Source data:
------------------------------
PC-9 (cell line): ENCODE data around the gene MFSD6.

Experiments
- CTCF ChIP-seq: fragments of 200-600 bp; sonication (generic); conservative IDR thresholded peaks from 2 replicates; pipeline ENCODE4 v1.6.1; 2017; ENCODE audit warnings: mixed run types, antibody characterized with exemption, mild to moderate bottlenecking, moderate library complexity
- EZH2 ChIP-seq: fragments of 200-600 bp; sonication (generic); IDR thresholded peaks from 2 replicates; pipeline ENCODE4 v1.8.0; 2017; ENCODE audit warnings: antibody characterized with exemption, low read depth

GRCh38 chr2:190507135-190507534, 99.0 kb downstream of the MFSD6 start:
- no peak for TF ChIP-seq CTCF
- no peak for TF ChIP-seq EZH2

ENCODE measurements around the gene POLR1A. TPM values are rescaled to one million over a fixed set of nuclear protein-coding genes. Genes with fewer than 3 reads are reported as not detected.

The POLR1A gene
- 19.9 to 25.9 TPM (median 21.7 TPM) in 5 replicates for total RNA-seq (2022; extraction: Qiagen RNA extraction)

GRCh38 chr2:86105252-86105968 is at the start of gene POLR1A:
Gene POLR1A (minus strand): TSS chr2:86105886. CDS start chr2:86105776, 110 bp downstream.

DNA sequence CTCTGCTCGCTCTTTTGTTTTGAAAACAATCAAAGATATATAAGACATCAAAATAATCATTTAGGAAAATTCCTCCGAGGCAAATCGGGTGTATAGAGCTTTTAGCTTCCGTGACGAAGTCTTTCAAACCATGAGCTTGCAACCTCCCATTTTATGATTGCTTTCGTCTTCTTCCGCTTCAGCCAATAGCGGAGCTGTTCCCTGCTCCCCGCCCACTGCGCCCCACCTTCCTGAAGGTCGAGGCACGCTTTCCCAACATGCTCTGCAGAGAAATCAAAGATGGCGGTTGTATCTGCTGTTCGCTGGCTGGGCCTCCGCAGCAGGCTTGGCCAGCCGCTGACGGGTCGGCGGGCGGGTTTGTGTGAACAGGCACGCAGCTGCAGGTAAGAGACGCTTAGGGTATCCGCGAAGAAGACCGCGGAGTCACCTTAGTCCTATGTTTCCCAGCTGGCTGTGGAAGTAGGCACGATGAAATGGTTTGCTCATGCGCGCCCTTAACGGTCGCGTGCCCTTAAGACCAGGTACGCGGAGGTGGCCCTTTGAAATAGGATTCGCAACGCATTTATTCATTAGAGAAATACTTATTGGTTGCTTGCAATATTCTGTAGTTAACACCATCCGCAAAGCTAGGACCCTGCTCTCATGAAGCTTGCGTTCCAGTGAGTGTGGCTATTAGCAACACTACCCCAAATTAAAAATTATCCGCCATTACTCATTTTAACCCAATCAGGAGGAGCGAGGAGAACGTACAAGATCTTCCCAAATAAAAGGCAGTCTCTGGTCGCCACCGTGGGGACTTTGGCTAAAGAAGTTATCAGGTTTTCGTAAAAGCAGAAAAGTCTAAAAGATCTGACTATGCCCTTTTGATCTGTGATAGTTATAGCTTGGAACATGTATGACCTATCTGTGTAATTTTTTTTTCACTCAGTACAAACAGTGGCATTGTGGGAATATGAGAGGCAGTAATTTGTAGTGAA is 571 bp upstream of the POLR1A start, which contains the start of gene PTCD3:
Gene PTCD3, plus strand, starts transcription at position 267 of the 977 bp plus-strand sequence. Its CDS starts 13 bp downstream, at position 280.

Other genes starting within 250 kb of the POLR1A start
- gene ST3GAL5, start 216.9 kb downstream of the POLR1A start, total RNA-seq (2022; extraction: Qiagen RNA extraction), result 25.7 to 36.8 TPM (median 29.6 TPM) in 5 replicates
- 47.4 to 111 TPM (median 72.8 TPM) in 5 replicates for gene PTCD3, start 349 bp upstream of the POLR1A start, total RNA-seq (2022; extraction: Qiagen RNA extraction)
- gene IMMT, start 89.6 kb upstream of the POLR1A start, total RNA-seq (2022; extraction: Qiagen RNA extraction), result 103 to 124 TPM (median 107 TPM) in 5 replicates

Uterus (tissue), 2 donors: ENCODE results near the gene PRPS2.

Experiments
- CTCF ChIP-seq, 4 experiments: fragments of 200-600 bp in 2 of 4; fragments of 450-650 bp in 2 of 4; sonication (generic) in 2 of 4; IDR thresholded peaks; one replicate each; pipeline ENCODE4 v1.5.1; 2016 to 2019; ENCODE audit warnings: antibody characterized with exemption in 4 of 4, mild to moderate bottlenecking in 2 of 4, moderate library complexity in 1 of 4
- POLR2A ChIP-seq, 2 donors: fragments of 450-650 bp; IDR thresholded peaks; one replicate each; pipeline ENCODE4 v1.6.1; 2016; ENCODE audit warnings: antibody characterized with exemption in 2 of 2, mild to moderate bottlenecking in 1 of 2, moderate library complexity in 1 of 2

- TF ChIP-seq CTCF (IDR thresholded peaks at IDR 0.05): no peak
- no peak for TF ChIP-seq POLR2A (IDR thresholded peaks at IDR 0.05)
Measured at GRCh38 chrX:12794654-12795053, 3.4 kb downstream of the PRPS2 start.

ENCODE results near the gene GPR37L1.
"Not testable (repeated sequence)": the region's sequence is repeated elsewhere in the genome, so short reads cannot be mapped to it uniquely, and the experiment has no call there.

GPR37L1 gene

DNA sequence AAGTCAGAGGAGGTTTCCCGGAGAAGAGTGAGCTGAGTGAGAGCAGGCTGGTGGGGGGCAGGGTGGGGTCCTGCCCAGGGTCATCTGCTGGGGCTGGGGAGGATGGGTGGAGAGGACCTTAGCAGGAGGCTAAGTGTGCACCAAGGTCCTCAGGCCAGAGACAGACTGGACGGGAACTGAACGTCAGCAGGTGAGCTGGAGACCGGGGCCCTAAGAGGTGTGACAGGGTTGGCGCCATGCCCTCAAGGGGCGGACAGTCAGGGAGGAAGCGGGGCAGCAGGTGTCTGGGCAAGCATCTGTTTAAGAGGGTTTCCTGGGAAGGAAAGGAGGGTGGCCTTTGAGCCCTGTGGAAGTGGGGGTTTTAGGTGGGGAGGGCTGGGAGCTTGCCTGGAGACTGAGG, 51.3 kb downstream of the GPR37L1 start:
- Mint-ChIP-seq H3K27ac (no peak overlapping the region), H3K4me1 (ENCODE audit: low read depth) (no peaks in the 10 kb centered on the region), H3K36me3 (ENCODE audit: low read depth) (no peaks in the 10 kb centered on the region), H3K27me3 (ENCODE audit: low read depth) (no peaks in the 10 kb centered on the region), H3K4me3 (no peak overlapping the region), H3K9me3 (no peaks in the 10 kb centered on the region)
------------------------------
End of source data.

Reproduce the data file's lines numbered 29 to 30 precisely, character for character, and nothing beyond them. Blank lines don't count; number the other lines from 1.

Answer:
DNA sequence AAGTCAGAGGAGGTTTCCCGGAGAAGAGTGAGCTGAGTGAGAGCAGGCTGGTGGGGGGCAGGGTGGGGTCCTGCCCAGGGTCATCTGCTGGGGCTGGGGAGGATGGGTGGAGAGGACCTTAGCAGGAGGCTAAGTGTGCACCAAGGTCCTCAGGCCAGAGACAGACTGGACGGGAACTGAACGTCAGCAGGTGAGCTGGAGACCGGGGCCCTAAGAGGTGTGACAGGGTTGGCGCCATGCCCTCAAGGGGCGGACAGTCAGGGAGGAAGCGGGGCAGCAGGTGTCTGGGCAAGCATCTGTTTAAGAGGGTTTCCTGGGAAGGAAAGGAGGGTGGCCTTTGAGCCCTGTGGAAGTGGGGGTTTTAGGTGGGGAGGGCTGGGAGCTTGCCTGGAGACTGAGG, 51.3 kb downstream of the GPR37L1 start:
- Mint-ChIP-seq H3K27ac (no peak overlapping the region), H3K4me1 (ENCODE audit: low read depth) (no peaks in the 10 kb centered on the region), H3K36me3 (ENCODE audit: low read depth) (no peaks in the 10 kb centered on the region), H3K27me3 (ENCODE audit: low read depth) (no peaks in the 10 kb centered on the region), H3K4me3 (no peak overlapping the region), H3K9me3 (no peaks in the 10 kb centered on the region)